“Why is it during recruiting (Georgia) signs all the great players, but when it comes time for the game, we have all the great players?” Spurrier said. “I don’t understand that. What happens to them?”

Georgia fans celebrated when Spurrier apparently got bored and left Gainesville to become head coach of the NFL’s Washington Redskins in 1992. But the Bulldogs had no way of knowing that they would have to face Spurrier again just three years later as he resurfaced as head coach at South Carolina.

Spurrier didn’t dominate Georgia with the Gamecocks as he did with the Gators, but he landed some mighty blows. In a series the Bulldogs long had dominated against their easterly neighbors, South Carolina won four of five during one stretch, and its upset victories twice kept the Bulldogs out of the national championship picture (in 2007 and 2012).

Breaking Georgia hearts simply was something Spurrier relished. It goes back to his playing days as a Heisman Trophy-winning quarterback for the Gators in the 1960s. Georgia won two of the three games it played with Spurrier under center for Florida, including a crushing 27-10 outcome in 1966 that kept the Gators from contending for the first SEC championship in school history.

Spurrier was sacked eight times in that game, including three by All-American defensive tackle Bill Stanfill. Stanfill ragged Spurrier about that game well into their NFL careers and beyond. In banquet speeches, Stanfill joked that when Spurrier was getting fitted for his Heisman Trophy tuxedo, the tailor told him to “stand still,” he thought he said “Stanfill” and dove to the ground and curled up in the fetal position.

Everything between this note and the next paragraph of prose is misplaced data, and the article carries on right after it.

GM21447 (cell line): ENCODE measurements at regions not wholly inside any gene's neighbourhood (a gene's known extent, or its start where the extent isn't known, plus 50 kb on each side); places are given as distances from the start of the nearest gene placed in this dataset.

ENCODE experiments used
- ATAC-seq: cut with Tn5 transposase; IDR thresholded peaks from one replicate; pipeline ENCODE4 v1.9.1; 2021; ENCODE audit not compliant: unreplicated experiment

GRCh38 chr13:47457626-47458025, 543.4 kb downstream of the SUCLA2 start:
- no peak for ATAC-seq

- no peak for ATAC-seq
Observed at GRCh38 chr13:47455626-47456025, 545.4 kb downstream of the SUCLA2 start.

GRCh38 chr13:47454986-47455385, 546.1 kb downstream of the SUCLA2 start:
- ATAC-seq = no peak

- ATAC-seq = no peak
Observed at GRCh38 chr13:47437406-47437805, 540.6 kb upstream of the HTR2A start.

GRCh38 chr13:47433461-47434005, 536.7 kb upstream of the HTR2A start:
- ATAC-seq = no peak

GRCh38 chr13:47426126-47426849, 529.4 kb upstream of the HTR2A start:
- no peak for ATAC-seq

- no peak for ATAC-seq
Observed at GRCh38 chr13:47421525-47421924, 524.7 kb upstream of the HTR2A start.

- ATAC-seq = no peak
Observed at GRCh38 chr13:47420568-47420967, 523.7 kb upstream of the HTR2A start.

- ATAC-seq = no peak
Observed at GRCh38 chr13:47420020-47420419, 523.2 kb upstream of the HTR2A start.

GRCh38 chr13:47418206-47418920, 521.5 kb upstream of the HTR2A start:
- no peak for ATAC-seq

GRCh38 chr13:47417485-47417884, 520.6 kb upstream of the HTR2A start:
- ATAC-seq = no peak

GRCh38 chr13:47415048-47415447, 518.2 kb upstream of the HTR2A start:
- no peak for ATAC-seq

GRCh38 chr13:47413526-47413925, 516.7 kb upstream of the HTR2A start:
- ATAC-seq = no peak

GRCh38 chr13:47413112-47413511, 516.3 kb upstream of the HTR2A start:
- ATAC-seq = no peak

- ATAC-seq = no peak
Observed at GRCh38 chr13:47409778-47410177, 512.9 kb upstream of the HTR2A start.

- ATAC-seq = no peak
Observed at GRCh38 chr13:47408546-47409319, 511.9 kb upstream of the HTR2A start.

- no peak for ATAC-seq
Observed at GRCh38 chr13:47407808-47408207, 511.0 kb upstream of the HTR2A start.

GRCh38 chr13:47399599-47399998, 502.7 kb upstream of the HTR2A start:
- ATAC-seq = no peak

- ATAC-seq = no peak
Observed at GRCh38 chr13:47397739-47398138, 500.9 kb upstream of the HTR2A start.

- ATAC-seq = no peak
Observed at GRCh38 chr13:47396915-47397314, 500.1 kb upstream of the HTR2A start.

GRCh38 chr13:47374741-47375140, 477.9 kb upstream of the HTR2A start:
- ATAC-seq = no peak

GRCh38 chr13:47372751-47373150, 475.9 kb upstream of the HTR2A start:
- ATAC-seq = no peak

That always brought big laughs. Spurrier was laughing, too. He also never forgot.

“Oh, yeah, we singled out Georgia because they were always bragging about beating us,” Spurrier said of taking over the Gators in 1990. “Georgia had gotten the best of Florida for the last 20 years, and they were saying it was because they were tougher than us, because they wanted it more. But I knew we had an excellent team in ‘90. They just needed to hear it and believe it.”

That, Spurrier said, is why he was such a braggadocio when standing before microphones. He said his words were directed mainly at his players, not the opponent they were about to face.

“I read some books back then on how to build confidence in your team,” Spurrier shared. “You don’t do that by standing in front of a room and saying ‘we’ve got no depth on the offensive line and we could be in trouble if we lose a few players.’ You do it by telling your team they’re good enough to win them all. We never won ‘em all, but we won most of them.”

Spurrier definitely did against Tech and Georgia. He was 16-7 against the Bulldogs at Florida and South Carolina and 22-7 against the Jackets if one includes his years at Duke as an assistant and head coach – and he does.

Spurrier’s always keeping count.

“Yeah, 16 wins over Georgia is one more time than (Auburn’s) Shug Jordan,” Spurrier said proudly. “He had the record against them before me.”